I have written about Penny Drop from this album on my blog and shared a video.
This line explains my high interest in this release. My two favorite labels are releasing this album on vinyl records. I am really excited about this team-up.
To be honest, the album is the actual reason why I am sharing this with you. Lo-fi fuzzy emo alternative rock with a lot of 90s vibes. Something that exactly suits my taste and something I can listen to any day.
I am so glad this came my way because I would have missed it otherwise.
The album is enjoyable from the first track to the last and is intended to be listened to fully so you can appreciate all the little nuances in the melody that make it so yummy.
So if you are running or cycling, 45 minutes of your time are required to fully devour this album. I will be listening to it while doing my new job when the only thing I can have opened that is personal and is tolerated is Spotify (maybe I will persuade them for Bandcamp too).
I reached out to Kenny from Quitter and asked him our 3 Qs
What inspired you to start making music and what keeps you making music?
I definitely flipped from learning to play others songs to needing to write my own around age 13 when I borrowed my sister’s boyfriend’s copy of ‘Nevermind’.
Over 20 years on I’m still doing it because it still brings me such a buzz, only now it’s also the catalyst for spending time with friends – bandmates and the other bands and musicians in our little ecosystem in Glasgow.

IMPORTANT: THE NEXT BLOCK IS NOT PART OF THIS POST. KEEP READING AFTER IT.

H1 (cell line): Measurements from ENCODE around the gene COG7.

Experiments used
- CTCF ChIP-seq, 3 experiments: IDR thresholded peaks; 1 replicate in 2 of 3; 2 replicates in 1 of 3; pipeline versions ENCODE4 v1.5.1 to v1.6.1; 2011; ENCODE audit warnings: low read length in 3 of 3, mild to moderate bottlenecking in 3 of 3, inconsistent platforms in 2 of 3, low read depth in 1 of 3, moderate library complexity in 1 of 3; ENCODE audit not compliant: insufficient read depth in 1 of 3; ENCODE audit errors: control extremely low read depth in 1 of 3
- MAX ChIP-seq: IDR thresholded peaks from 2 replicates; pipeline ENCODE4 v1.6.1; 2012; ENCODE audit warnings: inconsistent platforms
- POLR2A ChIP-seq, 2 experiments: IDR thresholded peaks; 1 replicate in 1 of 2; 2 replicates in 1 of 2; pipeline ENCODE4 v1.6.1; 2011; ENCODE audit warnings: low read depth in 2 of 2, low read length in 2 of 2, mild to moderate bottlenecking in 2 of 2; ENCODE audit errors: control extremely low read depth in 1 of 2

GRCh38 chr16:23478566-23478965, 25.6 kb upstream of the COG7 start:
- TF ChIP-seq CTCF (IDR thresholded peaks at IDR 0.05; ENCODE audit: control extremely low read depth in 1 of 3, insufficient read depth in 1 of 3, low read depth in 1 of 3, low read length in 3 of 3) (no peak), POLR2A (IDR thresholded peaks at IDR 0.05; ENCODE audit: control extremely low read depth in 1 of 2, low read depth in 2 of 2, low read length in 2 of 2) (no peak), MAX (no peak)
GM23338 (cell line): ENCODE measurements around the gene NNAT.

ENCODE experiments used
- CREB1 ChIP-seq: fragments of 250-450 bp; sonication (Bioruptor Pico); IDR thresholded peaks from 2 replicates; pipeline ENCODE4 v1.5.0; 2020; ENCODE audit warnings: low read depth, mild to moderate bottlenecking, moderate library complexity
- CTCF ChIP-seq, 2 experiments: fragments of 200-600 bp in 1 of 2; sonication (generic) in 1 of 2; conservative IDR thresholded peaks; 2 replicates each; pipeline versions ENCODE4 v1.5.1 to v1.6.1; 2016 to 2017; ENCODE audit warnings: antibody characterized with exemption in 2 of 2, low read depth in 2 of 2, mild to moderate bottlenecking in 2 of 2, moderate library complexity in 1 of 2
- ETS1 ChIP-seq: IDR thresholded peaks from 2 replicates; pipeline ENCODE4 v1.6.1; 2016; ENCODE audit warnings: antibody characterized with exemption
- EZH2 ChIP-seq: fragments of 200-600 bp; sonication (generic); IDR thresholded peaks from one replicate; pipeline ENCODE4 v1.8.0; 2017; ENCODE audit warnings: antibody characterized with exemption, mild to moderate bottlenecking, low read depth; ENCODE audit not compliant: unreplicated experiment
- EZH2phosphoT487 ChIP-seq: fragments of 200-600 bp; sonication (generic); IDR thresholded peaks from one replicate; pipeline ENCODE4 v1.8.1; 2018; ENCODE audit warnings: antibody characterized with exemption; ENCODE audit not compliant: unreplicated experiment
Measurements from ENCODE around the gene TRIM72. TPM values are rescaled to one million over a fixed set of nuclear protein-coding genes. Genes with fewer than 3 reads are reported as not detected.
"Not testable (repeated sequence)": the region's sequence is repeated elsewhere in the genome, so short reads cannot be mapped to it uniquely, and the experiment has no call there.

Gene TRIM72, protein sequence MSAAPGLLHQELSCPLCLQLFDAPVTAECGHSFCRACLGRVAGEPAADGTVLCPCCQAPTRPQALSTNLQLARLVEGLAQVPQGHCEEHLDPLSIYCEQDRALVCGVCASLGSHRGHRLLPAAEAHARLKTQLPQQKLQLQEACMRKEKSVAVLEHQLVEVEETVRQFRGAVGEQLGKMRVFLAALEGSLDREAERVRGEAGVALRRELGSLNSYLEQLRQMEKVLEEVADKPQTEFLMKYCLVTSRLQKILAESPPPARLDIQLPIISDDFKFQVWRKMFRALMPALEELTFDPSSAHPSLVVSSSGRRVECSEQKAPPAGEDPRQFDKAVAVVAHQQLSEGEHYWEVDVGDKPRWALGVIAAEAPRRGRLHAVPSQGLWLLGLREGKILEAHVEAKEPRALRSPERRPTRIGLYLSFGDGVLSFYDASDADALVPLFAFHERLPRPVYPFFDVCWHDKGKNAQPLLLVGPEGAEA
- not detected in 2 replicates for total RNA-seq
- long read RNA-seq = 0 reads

I think a lot about being a ‘lifer’ with the music stuff – realistically I’ll never stop writing and playing, regardless of the size of audience we acquire along the way. You try and do something original and true to you, and the coolest part is that everyone on a level in a local community inspires and influences each other, and if you end up getting loads of opportunities with your music or if you inspire someone else who goes on to those opportunities instead, it’s all good stuff. Everyone’s in the same boat and you end up where you end up.
What was the most challenging thing in your music (artistic) path?
I think it’s time. You could throw as much of your time into the whole music thing as you want, it could completely take over. But you need to hold down a job if you want to have a roof over your head, and you need to respect and look after your relationships if you want to stay healthy and happy. Sometimes you think about what you might be able to do if you had the freedom to give all your time to your music. And other times you’re incredibly grateful you don’t!
What would you dream to do if anything was possible?
I’d love to travel everywhere with my music, adventuring with friends and meeting new people, experiencing new cultures, making loads of great memories. That’s the dream.
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